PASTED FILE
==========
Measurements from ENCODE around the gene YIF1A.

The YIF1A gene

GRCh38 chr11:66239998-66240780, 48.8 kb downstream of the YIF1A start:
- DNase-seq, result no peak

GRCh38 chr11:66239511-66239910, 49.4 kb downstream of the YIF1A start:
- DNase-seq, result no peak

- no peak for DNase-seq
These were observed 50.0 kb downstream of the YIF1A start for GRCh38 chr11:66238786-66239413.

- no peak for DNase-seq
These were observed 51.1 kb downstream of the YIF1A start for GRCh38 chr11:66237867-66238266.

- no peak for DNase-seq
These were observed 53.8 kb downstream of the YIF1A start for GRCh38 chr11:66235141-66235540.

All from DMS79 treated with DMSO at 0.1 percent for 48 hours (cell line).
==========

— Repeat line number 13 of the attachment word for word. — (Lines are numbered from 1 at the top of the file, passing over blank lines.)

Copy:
All from DMS79 treated with DMSO at 0.1 percent for 48 hours (cell line).